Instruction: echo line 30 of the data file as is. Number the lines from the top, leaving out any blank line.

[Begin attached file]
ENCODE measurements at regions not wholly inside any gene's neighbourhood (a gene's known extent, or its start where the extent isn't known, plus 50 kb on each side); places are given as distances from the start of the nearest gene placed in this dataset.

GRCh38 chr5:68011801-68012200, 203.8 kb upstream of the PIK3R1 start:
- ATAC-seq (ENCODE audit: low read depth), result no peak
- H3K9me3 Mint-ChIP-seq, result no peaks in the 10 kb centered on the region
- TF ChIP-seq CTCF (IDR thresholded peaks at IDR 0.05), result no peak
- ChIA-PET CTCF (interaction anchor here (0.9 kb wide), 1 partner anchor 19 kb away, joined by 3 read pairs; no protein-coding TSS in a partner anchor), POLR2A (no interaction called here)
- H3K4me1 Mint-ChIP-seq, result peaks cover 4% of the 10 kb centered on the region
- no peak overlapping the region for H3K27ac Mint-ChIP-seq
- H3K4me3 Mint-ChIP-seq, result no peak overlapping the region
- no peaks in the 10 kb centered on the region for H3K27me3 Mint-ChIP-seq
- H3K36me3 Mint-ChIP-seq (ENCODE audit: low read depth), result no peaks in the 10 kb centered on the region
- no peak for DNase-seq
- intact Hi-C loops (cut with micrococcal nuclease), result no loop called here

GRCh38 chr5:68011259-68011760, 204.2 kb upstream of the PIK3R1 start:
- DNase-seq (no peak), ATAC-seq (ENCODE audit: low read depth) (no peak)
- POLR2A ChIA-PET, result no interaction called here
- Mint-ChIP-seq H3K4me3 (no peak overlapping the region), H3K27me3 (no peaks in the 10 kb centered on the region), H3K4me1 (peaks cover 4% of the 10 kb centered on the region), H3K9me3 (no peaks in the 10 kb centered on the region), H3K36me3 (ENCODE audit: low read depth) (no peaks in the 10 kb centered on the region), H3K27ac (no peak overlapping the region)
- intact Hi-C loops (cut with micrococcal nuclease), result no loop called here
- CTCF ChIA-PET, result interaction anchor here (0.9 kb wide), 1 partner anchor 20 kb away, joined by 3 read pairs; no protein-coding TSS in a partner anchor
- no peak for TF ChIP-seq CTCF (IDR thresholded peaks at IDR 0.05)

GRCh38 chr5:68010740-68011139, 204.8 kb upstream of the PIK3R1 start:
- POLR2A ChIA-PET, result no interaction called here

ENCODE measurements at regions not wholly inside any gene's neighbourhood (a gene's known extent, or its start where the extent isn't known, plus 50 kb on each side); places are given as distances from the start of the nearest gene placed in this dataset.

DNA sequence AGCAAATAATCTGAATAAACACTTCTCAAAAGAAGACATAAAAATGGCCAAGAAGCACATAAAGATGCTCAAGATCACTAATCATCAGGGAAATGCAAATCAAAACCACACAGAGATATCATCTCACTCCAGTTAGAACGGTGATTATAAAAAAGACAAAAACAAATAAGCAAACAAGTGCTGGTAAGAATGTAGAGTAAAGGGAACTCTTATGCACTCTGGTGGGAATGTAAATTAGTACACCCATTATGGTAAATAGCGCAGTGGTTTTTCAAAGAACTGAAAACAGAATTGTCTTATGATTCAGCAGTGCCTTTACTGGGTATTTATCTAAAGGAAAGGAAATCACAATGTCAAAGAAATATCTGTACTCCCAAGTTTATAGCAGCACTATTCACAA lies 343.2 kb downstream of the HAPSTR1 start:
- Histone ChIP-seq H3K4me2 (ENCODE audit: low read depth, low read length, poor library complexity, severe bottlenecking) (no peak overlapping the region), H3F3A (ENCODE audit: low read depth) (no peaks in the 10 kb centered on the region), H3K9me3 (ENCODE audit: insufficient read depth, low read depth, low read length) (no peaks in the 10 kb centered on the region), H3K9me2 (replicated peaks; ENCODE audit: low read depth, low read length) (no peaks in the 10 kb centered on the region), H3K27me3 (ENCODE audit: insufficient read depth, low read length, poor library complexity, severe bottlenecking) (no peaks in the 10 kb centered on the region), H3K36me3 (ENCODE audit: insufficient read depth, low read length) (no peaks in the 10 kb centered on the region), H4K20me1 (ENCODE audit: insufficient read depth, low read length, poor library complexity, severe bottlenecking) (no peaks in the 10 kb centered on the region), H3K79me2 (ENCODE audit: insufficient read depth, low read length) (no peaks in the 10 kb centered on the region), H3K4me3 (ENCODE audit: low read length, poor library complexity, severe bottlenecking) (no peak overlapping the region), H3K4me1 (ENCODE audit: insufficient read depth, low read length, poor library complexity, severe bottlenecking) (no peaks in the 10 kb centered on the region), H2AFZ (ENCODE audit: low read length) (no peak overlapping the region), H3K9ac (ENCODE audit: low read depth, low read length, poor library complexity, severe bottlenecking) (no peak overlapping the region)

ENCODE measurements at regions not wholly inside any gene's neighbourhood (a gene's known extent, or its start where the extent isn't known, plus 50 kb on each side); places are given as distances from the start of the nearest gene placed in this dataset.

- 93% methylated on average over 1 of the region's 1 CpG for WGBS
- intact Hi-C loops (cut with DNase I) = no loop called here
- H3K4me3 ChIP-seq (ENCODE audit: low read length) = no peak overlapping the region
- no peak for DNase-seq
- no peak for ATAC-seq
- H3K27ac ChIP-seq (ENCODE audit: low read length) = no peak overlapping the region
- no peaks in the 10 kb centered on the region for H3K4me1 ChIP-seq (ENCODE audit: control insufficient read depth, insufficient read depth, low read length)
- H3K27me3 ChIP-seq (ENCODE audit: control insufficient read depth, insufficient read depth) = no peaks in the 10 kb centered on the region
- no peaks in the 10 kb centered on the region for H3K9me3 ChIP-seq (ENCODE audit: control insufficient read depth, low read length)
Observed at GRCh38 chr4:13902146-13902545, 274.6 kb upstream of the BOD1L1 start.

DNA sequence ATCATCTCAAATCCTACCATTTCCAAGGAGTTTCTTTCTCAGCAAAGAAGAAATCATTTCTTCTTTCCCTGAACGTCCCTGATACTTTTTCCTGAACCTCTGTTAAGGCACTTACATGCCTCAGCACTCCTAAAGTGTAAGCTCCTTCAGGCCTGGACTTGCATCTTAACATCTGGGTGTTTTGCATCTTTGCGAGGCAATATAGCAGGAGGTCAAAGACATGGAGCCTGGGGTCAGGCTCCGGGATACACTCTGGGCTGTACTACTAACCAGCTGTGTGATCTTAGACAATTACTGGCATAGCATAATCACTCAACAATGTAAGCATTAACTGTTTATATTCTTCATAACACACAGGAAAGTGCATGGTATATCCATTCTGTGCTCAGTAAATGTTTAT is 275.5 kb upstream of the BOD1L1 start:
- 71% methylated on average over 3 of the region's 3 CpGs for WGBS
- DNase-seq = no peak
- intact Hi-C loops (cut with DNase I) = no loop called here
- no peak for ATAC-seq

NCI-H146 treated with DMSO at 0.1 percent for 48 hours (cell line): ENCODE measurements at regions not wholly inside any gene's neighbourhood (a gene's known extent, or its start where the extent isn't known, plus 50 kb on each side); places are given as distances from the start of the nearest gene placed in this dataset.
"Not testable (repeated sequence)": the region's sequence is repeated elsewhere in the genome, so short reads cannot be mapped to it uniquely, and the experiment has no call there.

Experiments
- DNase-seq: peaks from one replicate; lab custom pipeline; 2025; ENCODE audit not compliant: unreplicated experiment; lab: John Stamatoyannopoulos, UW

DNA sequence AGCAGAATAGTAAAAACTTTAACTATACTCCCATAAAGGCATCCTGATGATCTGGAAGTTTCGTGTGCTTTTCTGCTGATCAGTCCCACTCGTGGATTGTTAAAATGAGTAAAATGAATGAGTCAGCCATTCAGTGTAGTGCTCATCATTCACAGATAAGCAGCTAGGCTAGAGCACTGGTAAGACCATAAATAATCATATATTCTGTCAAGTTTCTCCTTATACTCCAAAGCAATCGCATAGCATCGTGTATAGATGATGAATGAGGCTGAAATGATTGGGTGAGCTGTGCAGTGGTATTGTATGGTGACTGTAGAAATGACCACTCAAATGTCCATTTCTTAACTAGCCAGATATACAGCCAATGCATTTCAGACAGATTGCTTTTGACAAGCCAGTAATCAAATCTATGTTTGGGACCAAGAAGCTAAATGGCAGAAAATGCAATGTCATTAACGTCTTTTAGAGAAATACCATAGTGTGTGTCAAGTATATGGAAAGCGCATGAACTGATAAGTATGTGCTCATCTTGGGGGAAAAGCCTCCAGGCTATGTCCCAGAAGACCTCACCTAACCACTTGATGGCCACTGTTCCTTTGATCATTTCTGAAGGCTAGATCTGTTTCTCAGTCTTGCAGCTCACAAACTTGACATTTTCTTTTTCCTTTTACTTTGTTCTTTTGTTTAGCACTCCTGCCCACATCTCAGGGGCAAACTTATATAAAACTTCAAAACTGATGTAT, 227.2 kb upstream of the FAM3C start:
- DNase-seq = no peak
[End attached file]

- no peak for DNase-seq